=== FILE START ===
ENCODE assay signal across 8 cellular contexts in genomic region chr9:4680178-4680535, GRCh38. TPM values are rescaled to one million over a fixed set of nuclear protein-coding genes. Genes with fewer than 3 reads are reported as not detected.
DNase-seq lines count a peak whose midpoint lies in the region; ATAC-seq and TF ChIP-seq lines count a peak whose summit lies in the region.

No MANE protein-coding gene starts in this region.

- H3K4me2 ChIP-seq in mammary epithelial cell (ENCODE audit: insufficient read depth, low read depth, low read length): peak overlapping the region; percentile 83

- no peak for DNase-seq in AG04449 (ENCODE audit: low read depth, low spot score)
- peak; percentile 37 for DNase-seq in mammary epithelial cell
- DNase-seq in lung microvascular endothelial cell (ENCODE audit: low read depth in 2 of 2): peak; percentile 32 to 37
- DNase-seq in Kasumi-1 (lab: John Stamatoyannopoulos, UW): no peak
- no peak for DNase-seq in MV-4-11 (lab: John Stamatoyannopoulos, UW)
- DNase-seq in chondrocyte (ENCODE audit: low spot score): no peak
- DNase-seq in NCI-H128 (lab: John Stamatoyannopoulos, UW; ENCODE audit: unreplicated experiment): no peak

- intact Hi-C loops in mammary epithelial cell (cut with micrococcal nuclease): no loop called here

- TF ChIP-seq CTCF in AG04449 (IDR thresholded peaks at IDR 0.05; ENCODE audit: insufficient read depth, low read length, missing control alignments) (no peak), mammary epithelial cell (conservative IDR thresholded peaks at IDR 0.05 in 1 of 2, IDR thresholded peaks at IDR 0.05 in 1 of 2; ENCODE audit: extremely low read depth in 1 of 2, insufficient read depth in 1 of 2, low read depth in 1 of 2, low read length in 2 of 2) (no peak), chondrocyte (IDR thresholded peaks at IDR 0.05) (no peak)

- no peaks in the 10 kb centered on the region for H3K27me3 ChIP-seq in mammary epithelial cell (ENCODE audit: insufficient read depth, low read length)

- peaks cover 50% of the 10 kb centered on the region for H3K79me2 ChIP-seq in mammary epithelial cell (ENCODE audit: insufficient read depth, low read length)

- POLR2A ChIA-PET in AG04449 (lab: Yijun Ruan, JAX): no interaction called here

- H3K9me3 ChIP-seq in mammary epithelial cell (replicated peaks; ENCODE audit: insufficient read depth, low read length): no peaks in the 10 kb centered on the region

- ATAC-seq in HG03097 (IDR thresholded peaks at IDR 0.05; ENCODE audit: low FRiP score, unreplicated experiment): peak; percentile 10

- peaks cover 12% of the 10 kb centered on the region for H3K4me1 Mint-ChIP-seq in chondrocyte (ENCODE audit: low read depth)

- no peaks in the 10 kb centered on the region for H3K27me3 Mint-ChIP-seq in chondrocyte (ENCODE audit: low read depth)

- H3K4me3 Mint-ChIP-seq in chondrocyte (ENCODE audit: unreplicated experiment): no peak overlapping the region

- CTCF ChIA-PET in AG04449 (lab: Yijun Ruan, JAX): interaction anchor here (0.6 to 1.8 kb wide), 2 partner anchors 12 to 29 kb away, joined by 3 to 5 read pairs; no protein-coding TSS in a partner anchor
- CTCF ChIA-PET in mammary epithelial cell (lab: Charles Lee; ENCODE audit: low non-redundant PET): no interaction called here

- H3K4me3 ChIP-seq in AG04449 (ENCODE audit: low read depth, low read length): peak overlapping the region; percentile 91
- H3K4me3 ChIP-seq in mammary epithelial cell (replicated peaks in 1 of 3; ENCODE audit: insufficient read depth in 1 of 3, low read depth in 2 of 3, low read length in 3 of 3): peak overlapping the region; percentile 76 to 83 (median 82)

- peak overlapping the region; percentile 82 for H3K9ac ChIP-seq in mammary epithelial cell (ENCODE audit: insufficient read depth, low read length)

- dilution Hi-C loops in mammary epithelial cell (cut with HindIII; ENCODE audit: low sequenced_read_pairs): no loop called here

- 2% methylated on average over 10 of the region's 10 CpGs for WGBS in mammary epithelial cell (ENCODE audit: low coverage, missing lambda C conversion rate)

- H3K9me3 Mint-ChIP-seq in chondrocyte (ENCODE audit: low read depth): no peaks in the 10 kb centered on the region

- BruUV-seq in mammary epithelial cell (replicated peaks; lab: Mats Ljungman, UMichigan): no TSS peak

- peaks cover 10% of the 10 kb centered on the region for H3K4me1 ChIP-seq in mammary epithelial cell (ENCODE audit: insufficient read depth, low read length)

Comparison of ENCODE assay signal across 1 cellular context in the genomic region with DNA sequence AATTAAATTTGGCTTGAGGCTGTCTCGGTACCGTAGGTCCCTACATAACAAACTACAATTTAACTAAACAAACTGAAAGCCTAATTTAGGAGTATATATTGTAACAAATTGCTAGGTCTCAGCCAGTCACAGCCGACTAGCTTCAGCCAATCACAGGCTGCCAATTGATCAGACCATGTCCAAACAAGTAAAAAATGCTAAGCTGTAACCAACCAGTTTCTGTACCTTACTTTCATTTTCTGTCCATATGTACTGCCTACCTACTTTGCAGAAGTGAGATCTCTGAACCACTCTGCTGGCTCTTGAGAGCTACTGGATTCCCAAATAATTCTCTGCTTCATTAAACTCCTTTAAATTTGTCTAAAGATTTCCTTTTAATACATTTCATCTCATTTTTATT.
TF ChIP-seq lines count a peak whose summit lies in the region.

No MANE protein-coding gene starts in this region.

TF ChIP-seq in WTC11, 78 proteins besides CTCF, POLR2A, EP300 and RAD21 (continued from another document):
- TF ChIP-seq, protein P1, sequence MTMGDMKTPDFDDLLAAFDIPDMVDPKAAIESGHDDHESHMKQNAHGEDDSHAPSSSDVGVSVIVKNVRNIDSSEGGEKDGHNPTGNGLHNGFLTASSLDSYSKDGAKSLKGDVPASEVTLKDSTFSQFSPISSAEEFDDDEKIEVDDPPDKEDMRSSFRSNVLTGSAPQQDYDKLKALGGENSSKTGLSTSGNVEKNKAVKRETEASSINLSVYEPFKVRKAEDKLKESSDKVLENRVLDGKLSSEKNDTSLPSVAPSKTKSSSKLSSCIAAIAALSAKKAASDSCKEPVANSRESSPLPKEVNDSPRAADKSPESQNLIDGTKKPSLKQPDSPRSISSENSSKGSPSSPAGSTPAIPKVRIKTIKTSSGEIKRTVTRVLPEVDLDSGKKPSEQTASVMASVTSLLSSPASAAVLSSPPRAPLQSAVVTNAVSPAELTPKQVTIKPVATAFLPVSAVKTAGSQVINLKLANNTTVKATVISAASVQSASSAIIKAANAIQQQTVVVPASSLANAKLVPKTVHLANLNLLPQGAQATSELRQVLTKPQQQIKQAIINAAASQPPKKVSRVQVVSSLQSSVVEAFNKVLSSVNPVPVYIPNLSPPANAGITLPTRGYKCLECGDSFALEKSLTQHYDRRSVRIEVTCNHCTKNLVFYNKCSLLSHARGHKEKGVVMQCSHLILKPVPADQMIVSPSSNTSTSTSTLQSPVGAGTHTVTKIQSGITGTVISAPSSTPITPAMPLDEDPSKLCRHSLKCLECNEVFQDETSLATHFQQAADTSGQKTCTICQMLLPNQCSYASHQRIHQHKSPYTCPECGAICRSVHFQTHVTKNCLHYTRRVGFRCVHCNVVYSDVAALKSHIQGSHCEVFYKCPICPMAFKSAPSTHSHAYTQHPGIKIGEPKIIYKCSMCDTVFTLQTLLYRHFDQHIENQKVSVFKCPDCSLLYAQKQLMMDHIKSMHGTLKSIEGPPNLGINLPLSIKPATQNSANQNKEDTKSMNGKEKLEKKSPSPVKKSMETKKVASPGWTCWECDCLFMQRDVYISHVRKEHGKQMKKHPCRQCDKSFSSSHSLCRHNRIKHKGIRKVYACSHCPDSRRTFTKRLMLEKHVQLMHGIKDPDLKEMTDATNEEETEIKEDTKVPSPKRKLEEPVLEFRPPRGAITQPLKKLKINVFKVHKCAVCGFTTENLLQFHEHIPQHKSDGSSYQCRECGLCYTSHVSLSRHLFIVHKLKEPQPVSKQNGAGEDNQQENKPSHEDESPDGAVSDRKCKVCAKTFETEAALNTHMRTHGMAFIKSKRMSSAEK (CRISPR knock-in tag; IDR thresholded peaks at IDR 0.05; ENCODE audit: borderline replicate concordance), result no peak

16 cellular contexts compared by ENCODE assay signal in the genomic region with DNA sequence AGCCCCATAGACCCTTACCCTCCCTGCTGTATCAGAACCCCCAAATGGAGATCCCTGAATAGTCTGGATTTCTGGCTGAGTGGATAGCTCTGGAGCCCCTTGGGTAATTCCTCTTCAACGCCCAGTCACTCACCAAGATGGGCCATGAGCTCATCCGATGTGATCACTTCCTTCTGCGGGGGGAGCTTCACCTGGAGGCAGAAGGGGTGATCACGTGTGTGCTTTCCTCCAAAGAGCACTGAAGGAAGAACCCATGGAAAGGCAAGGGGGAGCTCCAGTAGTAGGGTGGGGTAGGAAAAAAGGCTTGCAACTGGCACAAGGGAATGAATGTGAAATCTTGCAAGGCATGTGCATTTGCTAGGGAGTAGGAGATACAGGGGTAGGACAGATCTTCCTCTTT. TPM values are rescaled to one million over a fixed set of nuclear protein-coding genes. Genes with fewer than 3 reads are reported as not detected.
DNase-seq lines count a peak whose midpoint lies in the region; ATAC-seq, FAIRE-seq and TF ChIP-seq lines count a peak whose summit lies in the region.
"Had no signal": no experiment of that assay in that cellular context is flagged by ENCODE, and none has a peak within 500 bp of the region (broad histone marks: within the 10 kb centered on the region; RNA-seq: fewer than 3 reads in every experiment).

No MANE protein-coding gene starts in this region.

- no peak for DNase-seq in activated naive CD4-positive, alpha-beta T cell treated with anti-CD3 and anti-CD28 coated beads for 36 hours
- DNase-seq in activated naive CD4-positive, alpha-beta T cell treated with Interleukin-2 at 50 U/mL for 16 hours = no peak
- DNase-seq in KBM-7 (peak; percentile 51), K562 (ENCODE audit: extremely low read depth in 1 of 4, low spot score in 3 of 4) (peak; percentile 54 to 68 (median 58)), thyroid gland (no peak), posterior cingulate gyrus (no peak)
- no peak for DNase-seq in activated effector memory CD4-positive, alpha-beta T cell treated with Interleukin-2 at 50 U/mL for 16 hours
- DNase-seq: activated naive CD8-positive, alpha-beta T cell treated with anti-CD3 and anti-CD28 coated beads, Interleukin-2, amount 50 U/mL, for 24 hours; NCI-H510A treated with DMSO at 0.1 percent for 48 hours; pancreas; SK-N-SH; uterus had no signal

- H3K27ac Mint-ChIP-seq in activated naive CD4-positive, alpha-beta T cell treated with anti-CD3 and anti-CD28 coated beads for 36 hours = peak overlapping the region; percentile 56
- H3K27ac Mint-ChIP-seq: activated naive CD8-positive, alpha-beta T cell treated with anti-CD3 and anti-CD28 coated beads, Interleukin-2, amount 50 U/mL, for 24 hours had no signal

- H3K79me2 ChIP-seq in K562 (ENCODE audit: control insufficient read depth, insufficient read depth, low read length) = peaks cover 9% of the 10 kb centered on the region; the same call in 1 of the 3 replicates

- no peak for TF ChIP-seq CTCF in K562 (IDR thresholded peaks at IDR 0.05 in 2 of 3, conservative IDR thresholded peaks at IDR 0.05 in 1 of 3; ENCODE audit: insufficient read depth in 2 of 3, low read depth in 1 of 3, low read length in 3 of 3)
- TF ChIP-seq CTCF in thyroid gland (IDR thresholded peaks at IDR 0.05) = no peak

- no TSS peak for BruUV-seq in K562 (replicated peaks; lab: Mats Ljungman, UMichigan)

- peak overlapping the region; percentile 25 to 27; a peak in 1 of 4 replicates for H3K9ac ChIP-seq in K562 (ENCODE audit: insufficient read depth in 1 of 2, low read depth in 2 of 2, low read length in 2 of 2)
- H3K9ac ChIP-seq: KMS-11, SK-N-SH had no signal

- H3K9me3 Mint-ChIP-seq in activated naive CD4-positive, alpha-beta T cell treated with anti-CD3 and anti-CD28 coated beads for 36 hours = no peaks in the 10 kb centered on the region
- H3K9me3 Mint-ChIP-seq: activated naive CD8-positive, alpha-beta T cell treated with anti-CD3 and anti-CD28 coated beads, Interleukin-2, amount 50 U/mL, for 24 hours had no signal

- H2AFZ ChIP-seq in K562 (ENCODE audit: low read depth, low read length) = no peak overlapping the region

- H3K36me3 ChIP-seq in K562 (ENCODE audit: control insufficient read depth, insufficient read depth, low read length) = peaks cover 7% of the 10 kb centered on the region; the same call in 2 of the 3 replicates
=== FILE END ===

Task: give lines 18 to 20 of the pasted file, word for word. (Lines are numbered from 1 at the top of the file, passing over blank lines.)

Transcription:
- ATAC-seq in HG03097 (IDR thresholded peaks at IDR 0.05; ENCODE audit: low FRiP score, unreplicated experiment): peak; percentile 10

- peaks cover 12% of the 10 kb centered on the region for H3K4me1 Mint-ChIP-seq in chondrocyte (ENCODE audit: low read depth)

- no peaks in the 10 kb centered on the region for H3K27me3 Mint-ChIP-seq in chondrocyte (ENCODE audit: low read depth)